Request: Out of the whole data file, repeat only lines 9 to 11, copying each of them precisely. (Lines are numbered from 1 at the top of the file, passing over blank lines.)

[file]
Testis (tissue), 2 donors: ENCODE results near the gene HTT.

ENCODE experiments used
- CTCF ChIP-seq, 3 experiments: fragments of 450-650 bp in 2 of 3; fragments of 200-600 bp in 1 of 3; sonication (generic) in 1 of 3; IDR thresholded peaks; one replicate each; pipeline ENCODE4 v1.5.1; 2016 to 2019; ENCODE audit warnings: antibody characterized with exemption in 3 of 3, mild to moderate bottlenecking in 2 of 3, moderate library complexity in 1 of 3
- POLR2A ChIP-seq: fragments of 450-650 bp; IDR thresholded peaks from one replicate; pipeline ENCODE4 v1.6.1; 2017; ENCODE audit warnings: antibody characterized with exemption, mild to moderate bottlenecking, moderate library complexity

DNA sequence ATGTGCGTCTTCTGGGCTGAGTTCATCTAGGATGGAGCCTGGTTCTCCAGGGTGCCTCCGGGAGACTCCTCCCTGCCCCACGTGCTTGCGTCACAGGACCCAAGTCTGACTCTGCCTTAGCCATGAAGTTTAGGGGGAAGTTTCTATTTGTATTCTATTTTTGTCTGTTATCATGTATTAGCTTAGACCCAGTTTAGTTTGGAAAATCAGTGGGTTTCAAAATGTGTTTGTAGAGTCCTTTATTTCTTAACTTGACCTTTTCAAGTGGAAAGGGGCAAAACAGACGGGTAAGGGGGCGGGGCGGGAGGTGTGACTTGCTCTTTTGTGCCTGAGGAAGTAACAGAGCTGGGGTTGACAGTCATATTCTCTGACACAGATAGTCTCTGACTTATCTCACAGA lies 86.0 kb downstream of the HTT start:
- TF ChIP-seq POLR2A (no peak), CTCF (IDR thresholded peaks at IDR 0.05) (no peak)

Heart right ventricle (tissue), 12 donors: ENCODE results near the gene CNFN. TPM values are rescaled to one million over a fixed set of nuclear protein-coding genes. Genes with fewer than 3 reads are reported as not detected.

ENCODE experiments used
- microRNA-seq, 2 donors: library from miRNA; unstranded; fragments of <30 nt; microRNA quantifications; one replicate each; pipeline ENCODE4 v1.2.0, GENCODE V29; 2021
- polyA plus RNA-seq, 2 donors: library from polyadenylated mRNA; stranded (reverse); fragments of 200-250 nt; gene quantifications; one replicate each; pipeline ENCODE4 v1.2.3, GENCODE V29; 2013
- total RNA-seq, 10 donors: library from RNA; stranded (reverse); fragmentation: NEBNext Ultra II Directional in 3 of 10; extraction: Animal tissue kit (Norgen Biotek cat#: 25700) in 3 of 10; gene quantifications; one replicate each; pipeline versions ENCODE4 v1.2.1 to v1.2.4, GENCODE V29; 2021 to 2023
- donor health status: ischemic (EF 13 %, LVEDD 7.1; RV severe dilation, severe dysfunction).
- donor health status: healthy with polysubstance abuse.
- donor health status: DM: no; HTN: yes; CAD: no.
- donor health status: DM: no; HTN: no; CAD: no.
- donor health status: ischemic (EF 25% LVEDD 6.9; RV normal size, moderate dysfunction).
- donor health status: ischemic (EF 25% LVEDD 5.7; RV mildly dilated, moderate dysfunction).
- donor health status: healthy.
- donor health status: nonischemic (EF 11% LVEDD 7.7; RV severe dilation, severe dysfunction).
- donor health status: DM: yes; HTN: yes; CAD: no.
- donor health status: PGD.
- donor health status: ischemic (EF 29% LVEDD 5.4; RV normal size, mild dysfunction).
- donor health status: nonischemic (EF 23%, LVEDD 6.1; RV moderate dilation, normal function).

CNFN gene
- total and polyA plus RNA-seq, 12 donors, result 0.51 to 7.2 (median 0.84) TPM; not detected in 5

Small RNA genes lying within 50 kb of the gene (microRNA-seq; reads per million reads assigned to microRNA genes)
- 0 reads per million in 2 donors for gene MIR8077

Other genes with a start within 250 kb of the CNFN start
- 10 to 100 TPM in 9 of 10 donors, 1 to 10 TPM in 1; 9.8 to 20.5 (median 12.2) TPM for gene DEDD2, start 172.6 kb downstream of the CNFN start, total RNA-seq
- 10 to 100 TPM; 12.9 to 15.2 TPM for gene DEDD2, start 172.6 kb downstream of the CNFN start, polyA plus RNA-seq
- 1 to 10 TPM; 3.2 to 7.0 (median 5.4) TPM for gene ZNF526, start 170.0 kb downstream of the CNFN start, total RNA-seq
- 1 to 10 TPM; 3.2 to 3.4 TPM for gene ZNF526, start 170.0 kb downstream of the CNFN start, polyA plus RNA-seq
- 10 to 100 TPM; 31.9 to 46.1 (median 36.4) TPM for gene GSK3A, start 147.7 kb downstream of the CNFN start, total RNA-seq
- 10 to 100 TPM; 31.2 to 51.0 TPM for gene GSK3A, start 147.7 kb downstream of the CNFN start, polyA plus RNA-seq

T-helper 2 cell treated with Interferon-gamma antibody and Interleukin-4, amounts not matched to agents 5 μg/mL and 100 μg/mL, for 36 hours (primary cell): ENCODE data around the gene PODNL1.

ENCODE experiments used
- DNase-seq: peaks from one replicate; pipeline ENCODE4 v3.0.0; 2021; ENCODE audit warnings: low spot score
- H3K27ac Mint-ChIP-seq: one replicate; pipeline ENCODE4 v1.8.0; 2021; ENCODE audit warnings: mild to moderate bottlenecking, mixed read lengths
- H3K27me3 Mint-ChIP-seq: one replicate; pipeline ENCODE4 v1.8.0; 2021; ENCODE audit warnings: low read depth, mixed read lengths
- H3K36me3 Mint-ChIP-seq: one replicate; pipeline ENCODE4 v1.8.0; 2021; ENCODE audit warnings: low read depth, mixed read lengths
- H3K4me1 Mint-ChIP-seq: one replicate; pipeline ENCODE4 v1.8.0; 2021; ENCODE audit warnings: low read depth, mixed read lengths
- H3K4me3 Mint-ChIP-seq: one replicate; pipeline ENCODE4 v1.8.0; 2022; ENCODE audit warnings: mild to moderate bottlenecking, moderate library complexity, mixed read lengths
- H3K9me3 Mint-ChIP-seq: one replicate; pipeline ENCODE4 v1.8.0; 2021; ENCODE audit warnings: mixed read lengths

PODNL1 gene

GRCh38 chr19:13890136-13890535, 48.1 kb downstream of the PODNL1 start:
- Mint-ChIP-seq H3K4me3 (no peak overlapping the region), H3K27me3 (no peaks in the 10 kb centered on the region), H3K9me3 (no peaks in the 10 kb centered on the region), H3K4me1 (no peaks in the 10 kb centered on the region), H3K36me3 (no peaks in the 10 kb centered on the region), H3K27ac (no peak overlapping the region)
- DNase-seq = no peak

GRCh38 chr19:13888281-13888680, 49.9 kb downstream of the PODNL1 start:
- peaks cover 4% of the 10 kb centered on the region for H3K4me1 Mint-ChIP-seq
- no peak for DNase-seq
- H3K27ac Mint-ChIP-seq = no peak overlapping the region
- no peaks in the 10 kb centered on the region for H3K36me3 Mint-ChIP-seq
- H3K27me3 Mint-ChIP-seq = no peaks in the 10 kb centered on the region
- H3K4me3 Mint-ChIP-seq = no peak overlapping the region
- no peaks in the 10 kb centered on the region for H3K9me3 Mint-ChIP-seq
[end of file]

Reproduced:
- microRNA-seq, 2 donors: library from miRNA; unstranded; fragments of <30 nt; microRNA quantifications; one replicate each; pipeline ENCODE4 v1.2.0, GENCODE V29; 2021
- polyA plus RNA-seq, 2 donors: library from polyadenylated mRNA; stranded (reverse); fragments of 200-250 nt; gene quantifications; one replicate each; pipeline ENCODE4 v1.2.3, GENCODE V29; 2013
- total RNA-seq, 10 donors: library from RNA; stranded (reverse); fragmentation: NEBNext Ultra II Directional in 3 of 10; extraction: Animal tissue kit (Norgen Biotek cat#: 25700) in 3 of 10; gene quantifications; one replicate each; pipeline versions ENCODE4 v1.2.1 to v1.2.4, GENCODE V29; 2021 to 2023